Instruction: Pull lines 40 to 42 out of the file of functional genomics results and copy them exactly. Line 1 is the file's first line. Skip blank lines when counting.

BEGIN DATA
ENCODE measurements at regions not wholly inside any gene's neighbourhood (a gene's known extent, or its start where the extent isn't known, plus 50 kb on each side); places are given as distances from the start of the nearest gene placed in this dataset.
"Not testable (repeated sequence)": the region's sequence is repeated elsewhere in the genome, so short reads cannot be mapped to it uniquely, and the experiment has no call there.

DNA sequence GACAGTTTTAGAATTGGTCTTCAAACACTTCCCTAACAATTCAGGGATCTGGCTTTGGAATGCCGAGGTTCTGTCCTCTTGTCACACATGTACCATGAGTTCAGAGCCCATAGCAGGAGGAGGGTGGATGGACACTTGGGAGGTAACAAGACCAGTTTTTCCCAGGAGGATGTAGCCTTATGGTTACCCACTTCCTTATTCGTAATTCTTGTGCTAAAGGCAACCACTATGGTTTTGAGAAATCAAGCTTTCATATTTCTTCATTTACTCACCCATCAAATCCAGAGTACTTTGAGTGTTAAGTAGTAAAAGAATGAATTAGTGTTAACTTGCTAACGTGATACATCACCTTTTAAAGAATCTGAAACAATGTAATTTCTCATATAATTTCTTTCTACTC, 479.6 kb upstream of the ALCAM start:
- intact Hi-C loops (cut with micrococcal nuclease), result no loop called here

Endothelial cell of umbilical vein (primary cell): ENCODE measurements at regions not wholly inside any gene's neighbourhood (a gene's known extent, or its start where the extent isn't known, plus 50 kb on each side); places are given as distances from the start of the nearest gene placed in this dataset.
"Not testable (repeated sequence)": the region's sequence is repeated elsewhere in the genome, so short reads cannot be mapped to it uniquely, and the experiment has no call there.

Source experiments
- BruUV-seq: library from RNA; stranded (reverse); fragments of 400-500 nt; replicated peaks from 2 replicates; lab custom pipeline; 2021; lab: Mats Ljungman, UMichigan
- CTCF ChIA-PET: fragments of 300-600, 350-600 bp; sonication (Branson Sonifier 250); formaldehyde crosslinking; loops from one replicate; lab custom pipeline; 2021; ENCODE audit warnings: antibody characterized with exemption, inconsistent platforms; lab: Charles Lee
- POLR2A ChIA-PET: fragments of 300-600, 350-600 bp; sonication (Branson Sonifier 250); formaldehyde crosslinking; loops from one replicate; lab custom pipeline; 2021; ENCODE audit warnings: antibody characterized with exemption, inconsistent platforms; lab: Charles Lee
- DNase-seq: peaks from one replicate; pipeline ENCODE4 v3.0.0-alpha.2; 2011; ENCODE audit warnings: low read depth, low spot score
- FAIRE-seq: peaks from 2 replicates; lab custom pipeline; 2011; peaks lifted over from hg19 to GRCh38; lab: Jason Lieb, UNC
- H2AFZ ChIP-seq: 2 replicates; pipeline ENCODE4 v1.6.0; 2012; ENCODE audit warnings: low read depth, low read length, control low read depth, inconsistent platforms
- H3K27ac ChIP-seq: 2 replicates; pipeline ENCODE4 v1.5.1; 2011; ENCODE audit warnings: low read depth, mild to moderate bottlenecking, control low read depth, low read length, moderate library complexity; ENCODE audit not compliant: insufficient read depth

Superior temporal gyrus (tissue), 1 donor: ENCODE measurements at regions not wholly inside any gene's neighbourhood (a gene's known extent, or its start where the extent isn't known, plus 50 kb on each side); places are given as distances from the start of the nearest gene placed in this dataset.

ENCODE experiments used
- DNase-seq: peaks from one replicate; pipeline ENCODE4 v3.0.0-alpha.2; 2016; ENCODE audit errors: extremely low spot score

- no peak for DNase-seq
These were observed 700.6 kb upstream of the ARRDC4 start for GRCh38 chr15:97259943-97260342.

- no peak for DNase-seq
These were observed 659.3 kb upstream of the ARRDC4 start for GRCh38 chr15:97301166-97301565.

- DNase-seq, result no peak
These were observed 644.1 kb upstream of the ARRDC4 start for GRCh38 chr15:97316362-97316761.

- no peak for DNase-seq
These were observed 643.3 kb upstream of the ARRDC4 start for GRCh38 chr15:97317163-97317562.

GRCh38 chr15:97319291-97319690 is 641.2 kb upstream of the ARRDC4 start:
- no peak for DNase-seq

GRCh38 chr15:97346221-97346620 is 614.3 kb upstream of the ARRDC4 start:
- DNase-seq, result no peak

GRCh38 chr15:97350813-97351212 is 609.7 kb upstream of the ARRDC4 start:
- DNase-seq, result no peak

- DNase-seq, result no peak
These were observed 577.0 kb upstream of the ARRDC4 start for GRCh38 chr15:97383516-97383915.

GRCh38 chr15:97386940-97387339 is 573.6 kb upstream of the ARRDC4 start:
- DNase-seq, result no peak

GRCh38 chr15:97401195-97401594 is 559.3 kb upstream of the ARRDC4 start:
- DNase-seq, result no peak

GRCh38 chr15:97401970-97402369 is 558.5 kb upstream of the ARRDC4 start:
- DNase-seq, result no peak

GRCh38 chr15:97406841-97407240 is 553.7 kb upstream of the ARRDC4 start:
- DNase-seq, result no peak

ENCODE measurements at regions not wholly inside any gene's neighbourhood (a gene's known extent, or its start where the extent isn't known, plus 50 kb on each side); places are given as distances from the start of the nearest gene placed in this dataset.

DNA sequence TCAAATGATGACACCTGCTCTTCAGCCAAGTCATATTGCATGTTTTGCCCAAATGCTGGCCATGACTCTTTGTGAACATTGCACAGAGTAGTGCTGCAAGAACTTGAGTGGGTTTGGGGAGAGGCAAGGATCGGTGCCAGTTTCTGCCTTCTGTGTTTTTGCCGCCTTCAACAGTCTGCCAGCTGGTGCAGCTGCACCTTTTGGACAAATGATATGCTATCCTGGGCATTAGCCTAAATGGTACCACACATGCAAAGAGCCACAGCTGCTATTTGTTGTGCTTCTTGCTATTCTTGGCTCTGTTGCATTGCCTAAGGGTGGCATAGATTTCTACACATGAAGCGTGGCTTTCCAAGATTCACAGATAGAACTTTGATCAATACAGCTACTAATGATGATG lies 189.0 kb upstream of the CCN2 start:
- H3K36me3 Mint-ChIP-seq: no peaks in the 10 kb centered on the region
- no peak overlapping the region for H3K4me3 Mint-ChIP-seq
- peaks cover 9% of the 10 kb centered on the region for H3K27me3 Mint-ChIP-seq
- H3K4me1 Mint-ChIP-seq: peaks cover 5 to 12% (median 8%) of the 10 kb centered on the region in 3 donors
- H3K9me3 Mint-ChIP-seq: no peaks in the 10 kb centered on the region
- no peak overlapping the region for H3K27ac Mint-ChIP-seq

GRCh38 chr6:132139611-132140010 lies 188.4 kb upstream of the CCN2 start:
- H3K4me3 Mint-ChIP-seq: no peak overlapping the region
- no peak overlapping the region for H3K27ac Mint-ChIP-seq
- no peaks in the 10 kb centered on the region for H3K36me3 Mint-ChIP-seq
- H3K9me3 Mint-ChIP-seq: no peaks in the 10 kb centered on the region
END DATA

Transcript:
GRCh38 chr15:97406841-97407240 is 553.7 kb upstream of the ARRDC4 start:
- DNase-seq, result no peak

ENCODE measurements at regions not wholly inside any gene's neighbourhood (a gene's known extent, or its start where the extent isn't known, plus 50 kb on each side); places are given as distances from the start of the nearest gene placed in this dataset.